From then on, I adopted more subtle tactics of surveillance. With several stuffed animals and Nina in tow, I slowly approached the altar with bated breath. This silent approach did not fool Phật Bà either. Each time, she was still and patient. Nevertheless, I noticed that the oranges softened and the water levels in her tiny cups gradually sunk. I did not understand her voodoo magic, but I kept her in the corner of my eye as my mother and I watched Melrose Place, reruns of Three’s Company, and Hitchcock movies. While she cursed Sydney, laughed at Jack and Mr. Furley or clicked her tongue and mumbled “ngu” at Chrissy, and practiced pronouncing the “er” sound in “birds,” I watched Phật Bà.
At school, a science-based assembly kept my classmates and I squirming as the salty smell of tater tots wafted into the auditorium from the adjacent cafeteria. Anthropomorphized versions of biology concepts emerged in costume, singing and dancing across a cardboard set. Sitting behind me, my childhood love Joshua Mathews punctuated each musical number with a “Ha!” or “Dumbass tree!”
During a particular boring musical interlude about a sapling, Josh whispered, “Hey, Jade.” I turned to him.
His eyes, always squinty under his unmanageable tuft of blonde hair, were squintier with smile crinkles, and he was fidgeting with the hems of his shorts as he always did when he was excited about something. He cleared his throat and announced, “Yo mama is so old, she’s as old as the crust on your underwear.” He immediately proceeded to nudge and jostle his friend Michael next to him, saying, “Oh, snap, that’s messed up, Mike,” as if silent, awkward Michael had come up with that “yo mama” joke.
The girls next to me looked at my crotch as if they would somehow see crusty underwear there on the outside of my jeans. They cringed and shifted away from me in their seats. I rolled my eyes and responded with a “Your mom” at Josh just to play along, but I turned back to the assembly with a smile on my face. This was how we pretended to deny what was real in our young hearts because we felt we had time enough.
Beyond that, my memory of the assembly is a blur—that is, until Ricki the Raindrop took the stage. A blue and furry man-sized raindrop, Ricki sang a song about how he rises and falls. In a duet with the sun, Ricki sang about the water cycle: “Solid. Sha na na. Liquid. Sha na na. Gasssss.” Over Josh’s heckling—“Dude, Mike, we can never become that guy when we grow up!”—all I could hear was one word echoing in my head: evaporation.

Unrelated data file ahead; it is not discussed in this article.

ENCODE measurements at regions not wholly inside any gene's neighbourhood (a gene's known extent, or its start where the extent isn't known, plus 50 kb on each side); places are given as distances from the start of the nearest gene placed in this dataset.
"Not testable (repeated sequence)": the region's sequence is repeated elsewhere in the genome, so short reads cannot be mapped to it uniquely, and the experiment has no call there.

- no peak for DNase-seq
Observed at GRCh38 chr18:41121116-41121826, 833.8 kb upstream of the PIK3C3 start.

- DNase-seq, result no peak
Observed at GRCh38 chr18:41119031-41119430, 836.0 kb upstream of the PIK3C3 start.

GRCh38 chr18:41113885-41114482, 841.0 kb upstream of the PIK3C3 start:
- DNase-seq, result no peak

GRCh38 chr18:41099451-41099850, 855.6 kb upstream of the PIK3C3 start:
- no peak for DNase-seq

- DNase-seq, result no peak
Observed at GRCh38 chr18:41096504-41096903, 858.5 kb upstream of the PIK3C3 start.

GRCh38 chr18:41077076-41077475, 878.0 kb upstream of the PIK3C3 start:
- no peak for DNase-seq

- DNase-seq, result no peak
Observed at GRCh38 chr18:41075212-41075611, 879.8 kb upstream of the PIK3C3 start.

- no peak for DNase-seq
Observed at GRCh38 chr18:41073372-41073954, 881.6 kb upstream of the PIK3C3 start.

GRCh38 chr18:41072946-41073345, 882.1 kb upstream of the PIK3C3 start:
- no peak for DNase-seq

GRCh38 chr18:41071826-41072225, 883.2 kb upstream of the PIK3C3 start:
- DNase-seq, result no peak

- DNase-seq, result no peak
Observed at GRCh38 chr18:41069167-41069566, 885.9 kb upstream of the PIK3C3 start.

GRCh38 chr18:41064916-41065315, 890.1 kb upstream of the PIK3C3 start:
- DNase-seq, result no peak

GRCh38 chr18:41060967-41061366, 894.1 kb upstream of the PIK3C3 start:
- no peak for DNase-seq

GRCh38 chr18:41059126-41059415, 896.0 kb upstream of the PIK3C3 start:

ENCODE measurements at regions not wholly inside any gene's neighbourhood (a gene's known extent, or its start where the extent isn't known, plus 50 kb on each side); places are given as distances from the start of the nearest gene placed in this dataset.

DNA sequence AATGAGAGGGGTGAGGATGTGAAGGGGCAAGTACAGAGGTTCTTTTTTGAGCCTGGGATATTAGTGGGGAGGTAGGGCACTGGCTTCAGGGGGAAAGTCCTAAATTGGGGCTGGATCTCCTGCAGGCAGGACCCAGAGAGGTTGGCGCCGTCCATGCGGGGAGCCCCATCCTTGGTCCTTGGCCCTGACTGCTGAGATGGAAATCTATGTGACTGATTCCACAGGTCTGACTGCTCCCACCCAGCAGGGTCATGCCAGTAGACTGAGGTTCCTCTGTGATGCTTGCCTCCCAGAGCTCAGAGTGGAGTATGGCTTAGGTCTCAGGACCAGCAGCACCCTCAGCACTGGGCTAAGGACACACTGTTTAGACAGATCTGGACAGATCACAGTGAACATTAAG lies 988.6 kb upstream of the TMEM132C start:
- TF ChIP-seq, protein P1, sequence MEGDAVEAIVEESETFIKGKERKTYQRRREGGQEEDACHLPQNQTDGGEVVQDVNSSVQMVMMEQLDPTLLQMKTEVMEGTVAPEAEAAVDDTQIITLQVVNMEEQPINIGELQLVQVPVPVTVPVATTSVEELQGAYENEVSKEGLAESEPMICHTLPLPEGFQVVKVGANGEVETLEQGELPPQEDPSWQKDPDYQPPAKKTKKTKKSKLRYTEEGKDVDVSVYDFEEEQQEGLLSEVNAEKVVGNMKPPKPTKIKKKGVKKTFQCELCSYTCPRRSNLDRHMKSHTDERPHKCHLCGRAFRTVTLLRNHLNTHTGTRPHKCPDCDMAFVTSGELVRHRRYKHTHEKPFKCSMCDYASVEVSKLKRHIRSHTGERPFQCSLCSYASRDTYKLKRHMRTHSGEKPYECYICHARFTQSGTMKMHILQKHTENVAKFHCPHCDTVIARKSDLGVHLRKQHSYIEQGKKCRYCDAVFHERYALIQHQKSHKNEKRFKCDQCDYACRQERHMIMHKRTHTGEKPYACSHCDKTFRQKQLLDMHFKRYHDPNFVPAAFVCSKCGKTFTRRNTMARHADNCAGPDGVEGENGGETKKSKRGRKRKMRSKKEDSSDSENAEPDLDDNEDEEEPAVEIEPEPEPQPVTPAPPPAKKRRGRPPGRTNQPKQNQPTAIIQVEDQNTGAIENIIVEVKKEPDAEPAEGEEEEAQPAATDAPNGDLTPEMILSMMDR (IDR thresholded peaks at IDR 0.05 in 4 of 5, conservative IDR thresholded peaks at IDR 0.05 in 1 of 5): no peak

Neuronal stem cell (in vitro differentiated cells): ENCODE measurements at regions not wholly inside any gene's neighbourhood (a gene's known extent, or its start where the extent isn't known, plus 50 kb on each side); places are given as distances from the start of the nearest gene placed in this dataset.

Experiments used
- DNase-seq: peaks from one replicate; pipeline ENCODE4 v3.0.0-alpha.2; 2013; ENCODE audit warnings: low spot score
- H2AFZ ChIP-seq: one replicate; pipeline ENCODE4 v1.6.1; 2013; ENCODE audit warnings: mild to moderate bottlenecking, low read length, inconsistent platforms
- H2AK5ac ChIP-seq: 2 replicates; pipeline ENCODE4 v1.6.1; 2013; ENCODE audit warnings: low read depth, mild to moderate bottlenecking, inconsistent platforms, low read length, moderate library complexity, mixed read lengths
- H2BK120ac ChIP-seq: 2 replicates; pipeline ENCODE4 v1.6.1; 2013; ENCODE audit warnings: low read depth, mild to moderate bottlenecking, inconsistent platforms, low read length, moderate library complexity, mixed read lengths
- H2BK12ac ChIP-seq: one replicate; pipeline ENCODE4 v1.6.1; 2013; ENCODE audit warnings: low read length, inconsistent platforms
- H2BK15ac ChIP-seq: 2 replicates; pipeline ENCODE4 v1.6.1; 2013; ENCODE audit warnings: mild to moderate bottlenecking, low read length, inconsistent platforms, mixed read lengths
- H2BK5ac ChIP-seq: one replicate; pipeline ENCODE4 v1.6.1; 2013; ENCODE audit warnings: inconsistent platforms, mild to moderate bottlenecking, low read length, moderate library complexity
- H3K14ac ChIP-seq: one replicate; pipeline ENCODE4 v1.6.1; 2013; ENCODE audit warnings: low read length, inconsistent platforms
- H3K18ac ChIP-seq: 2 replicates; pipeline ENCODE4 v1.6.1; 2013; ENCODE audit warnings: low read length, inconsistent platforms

That afternoon in Latchkey, my disillusionment rendered me quiet and withdrawn. Josh and I did not have our usual conversations about our shared love of the beach or our understanding of being children of divorce. Careful as he was in his boyish love for me, Josh kept his distance, probably because he thought I was upset about the crusty underwear joke. Of course, I wasn’t. He was, after all, the boy I was going to marry, so my forgiveness with him was boundless. While I drew misshapen horses in the margins of my multiplication tables homework, Josh slid a Rickey Henderson baseball card across the desk to me. “Thank you,” I said, my heartbeat quickening with love for his generosity. “No big deal, it’s a duplicate,” he responded. When my mom picked me up at twilight, Josh and I mumbled good-byes, feeling yet uncertain.
When I got home, I dropped my backpack at the door and shuffled, eyes cast down, over to the record player. My mother mistook this defeated trudge of the newly science-minded for spiritual reverence and came up behind me, resting her hand on my protruding belly. “Lạy, Phật Bà, đi,” she said, urging me to pray. She pressed her body against my back to make me bow. I stiffened in refusal. I didn’t look at Phật Bà. “Talk to her like she is your best friend,” my mother said, taking my hands and pressing their palms together. She cupped my elbows and gently raised them up, then down, in the motion of prayer. “See? Not too bad.” She handed me an orange from the altar.
“How did Phật Bà drink all of this?” I asked, giving my parent a second chance, as children are still open-hearted enough to do.
“I tol’ you,” she replied, annoyed.
“Well,” I said, putting the orange back on the pyramid, “a fuzzy man-sized raindrop told me about evaporation today. That’s where the water goes, Mom. Not in Phật Bà. To the sky.” I crossed arms across my belly.
My mother, exasperated, clicked her tongue. She has never liked when I tell her about school. She feels I am talking down to her, spotlighting her shortcomings. (I learned to tell her nothing about my degrees in English. But, when I got to my PhD, I mentioned that my dissertation is about Vietnamese writers. She hesitated, then lifted her chin and told me, “I live that. I no have to read about it.” To cement me in my place, she added, “No man want marry PhD girl.”) She doesn’t realize that I revere her as one of the smartest, strongest people I know.